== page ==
Visions of Tomorrow: Academia still a boys’ club

This piece originally posted as an Opinion Editorial in The Stanford Daily.

by Miranda Mammen, ’14

Earlier this week, I received a Facebook invitation to Stanford 2020: Visions of Tomorrow. It looked awesome: “Come see 7 all-star professors talk about their research, why it matters, and what the world will look like in 2020.” I scanned the list of faculty with enthusiasm, noting how many of the professors I have admired or heard friends rave about.

But as I reached the end of the list, my enthusiasm quickly turned to confusion, then disgust. Of the seven faculty members who presented at Wednesday night’s symposium, exactly zero of them were women.

This level of gender disparity is unacceptable. And it’s particularly problematic for an event that explicitly looks toward the future. At last year’s symposium, there were two women; this year there are none. Maybe it’s just me, but in the future I’d like to see more gender equality, not less.

The more I thought about it, the more outrageous the discrepancy seemed. On Wednesday, I posted a sarcastic comment to the event page: “Visions of Tomorrow: Because in the future, there will be no female faculty.” Adam Adler ’12, who is listed as an event creator on the Facebook page, commented in response: “Because in the present, female faculty do not respond to email requests.” (He included a winky smiley face, too.)

It’s absurd and shameful that the nearly twenty groups that co-sponsored the event could not muster up even a single female faculty member to speak. I know from experience that planning academic events is a tricky business. The timeline of reaching out to faculty and hearing back about their availability can be stressful, especially if you seek a balanced diversity of departments, genders, races and backgrounds.

But that is not an adequate explanation for why there are no women on this panel. When people agree to organize an event like this, they are implicitly agreeing to the difficulties that such a task necessarily entails. Frankly, it doesn’t matter to me if the event’s organizers had to email fifty female faculty members to secure three or four for this event. The planning process is invisible to the audience. The only thing we see is the end result, for which the organizers took responsibility. Simply put, I expect more – and I’m not the only one. (It took the staff of the Women’s Community Center, where I work, just a few hours to come up with seventeen all-star female professors who would have been a great fit for this event. We can help with brainstorming next time.)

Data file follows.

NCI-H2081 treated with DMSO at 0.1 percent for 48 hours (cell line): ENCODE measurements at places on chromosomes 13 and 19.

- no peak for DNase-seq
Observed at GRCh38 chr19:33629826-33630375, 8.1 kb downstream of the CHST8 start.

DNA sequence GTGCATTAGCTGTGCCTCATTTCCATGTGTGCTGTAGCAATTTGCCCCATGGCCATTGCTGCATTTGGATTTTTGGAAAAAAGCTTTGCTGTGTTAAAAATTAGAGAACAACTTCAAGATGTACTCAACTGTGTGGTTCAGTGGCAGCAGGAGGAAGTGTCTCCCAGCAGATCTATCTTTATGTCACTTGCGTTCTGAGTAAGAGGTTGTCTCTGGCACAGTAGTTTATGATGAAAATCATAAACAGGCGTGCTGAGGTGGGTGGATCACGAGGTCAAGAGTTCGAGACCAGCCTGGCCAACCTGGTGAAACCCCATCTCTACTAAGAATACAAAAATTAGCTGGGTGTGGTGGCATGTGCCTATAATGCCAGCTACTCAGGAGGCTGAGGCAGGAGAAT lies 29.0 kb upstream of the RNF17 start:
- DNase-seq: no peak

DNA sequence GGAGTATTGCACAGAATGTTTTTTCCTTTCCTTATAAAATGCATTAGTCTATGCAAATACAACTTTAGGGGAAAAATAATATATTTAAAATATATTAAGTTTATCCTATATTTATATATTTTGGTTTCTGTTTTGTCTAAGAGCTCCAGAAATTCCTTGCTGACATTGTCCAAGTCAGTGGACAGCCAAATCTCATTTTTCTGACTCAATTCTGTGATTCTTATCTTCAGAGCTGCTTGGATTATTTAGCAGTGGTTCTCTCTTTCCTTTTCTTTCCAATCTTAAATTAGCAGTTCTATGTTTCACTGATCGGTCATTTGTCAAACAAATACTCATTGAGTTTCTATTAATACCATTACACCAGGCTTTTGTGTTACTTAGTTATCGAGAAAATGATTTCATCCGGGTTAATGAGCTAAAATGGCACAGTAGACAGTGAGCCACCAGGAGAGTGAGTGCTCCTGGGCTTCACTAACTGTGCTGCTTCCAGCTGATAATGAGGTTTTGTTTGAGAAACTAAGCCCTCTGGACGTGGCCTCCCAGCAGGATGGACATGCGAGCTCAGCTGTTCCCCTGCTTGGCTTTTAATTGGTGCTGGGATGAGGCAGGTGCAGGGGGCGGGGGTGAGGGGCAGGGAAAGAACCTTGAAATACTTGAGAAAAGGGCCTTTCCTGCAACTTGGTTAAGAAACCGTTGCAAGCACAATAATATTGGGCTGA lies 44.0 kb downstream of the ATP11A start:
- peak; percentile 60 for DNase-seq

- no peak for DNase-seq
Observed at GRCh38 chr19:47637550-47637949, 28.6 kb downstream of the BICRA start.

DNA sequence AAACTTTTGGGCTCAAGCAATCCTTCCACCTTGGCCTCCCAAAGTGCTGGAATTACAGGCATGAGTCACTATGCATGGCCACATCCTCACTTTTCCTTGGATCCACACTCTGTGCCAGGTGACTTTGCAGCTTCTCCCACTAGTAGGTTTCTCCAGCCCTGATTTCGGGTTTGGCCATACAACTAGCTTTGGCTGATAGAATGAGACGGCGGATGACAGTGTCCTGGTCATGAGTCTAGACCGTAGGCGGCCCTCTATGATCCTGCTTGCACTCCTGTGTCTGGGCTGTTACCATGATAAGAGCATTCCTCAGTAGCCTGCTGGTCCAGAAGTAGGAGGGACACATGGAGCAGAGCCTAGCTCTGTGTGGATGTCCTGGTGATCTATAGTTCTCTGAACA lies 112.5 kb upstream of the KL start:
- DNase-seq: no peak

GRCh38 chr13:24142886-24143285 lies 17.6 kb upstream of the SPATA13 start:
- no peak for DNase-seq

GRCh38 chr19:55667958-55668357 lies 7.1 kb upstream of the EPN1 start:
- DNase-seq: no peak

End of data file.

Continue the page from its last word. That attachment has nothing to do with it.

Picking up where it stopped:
It’s clear that event organizers gave significant consideration to securing faculty from diverse disciplines, including political science, religious studies, mathematics, and medicine. Why isn’t gender considered an important diversity concern?

It should be. Our culture’s consistent failure to position women as intellectual leaders contributes to stereotype threat, which impedes women’s leadership aspirations and reinforces stereotypic beliefs that men are naturally more fit for the academy than women.

Women comprise nearly 50 percent of Stanford’s undergraduate population; nation-wide, that figure is close to 60 percent. But as one moves into the upper echelons of academia, that parity disappears. At Stanford, women are 37 percent of graduate students, and a truly bleak 26 percent of faculty members. (So if the event organizers had passively represented the statistical reality of gender balance at Stanford – not deliberately provided a more equal vision, perish the thought – they would have had one or two women present.)

I would protest the lack of female faculty at an event like this no matter which university hosted it, but the absence is even more appalling because we’re not at just any university. The Stanford community prides itself on being a leading institution. We need to be setting the standard for gender equity in academia, just as we do for teaching and research. Our departments have their pick of the top scholars in every field. There’s no excuse for the exclusion of women from events like this one; female academics of exceptional renown are all around us.

My vision of tomorrow includes equal numbers of women in leadership positions and at decision-making tables. There’s nothing forward-thinking about an old-fashioned boys’ club.